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Crayon Holder and Extension Bar

Crayon Holder and Extension Bar

Usage conditions apply
A 3-3/8" round brass handle has an opening for inserting a crayon. It is not marked. The second object is a 3-1/2" hexagonal brass bar with hollow steel ends. One end is marked with the number 24 and the letter L. The other end is marked with the number 22 and the letter P. The bar could be inserted into a pen handle to accommodate different sizes of leads, although the ends and the openings in the ends have the same diameters.
The two writing instruments are made from brass of different colors, so the pieces may not belong together. The dates of objects purchased with these writing instruments suggest they were made in the 18th century. Crayon holders and double-ended pencil holders were known in Europe by the 17th century and widespread by the 18th century.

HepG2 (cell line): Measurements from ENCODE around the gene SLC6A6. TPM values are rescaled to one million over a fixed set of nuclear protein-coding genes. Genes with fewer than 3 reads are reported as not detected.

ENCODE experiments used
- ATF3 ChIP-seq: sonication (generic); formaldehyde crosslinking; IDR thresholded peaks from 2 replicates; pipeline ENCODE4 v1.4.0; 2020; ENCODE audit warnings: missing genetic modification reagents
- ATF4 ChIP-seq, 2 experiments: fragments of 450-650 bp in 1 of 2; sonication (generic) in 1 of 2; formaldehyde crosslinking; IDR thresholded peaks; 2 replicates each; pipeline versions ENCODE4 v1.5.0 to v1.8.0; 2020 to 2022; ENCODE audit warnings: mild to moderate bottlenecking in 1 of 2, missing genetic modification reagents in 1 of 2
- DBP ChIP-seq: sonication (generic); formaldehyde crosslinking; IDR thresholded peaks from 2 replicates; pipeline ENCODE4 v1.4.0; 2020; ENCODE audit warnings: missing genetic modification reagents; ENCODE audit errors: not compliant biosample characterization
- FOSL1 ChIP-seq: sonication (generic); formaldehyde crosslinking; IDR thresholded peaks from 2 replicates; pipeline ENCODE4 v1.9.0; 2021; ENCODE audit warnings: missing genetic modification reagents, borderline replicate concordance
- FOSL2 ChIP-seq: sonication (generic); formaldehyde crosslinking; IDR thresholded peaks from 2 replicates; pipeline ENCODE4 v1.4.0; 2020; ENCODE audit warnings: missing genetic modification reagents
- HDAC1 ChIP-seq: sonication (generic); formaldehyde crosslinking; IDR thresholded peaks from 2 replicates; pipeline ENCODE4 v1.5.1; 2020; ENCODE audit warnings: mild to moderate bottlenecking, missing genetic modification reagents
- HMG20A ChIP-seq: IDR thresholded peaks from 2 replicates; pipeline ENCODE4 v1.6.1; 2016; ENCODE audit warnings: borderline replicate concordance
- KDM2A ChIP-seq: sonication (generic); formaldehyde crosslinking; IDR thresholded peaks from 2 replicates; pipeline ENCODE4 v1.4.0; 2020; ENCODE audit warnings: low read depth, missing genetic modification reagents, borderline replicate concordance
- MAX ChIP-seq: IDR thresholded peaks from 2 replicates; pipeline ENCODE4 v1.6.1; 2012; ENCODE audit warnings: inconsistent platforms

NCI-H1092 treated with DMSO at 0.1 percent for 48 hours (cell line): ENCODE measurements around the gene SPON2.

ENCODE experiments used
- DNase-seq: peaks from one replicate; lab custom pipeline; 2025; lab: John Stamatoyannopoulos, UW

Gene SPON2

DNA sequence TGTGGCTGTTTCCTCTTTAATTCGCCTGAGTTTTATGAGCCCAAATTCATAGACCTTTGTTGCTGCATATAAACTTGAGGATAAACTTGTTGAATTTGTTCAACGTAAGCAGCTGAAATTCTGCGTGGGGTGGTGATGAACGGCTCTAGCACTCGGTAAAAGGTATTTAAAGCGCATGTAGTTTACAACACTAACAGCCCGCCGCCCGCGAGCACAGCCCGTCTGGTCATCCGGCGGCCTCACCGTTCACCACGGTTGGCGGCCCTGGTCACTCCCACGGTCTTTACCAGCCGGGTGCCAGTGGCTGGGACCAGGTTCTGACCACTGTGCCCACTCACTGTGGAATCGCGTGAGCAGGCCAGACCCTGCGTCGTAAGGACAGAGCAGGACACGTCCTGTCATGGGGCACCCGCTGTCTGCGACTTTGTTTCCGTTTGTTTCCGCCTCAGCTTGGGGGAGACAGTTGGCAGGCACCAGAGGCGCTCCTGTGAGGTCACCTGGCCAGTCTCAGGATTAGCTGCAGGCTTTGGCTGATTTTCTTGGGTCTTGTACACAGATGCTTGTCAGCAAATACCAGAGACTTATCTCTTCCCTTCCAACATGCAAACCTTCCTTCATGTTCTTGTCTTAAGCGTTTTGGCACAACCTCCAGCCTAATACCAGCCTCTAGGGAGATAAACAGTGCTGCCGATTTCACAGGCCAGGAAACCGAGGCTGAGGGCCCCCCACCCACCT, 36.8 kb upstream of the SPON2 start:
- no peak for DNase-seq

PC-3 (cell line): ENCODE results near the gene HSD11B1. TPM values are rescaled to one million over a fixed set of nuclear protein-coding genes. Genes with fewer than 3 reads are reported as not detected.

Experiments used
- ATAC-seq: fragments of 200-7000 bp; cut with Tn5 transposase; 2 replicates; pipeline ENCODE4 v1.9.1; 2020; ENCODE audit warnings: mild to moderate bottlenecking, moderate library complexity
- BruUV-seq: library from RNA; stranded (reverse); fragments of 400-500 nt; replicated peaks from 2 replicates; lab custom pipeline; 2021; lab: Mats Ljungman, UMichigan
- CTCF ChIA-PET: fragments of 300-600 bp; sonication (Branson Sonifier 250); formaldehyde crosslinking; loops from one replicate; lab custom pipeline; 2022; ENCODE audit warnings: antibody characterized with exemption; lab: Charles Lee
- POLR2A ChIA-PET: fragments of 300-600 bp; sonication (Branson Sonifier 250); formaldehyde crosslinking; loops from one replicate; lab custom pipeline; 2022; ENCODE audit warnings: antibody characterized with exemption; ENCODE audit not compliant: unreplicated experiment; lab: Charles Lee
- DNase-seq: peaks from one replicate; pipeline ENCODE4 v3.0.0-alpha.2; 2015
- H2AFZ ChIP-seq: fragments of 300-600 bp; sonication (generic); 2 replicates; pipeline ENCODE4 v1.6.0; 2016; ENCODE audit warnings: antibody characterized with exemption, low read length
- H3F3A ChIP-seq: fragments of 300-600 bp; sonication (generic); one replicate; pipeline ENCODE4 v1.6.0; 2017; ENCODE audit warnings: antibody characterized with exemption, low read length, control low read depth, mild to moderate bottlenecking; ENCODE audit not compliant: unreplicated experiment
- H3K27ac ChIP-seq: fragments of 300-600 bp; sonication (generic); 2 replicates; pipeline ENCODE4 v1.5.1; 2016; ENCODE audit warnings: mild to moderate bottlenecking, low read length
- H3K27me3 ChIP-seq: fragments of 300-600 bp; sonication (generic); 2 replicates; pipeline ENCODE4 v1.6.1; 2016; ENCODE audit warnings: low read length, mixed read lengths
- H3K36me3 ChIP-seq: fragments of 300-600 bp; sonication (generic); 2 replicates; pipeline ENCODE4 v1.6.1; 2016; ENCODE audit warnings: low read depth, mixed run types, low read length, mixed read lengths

References: Maya Hambly, Drawing Instruments, 1580–1980 (London: Sotheby's Publications, 1988), 65–66.
Sotheby & Company, Catalogue of a Collection of Scientific Instruments, the Property of the Late Henry Russel Wray, London, 1959 (a copy of the catalogue is in the accession file).
Currently not on view
Object Name
crayon holder
date made
18th century
place made
Physical Description
brass (overall material)
steel (overall material)
overall: 14.2 cm x.6 cm x.6 cm; 5 19/32 in x 1/4 in x 1/4 in
ID Number
accession number
catalog number
Drawing Instruments
See more items in
Medicine and Science: Mathematics
Pens and Pencils
Science & Mathematics
Data Source
National Museum of American History
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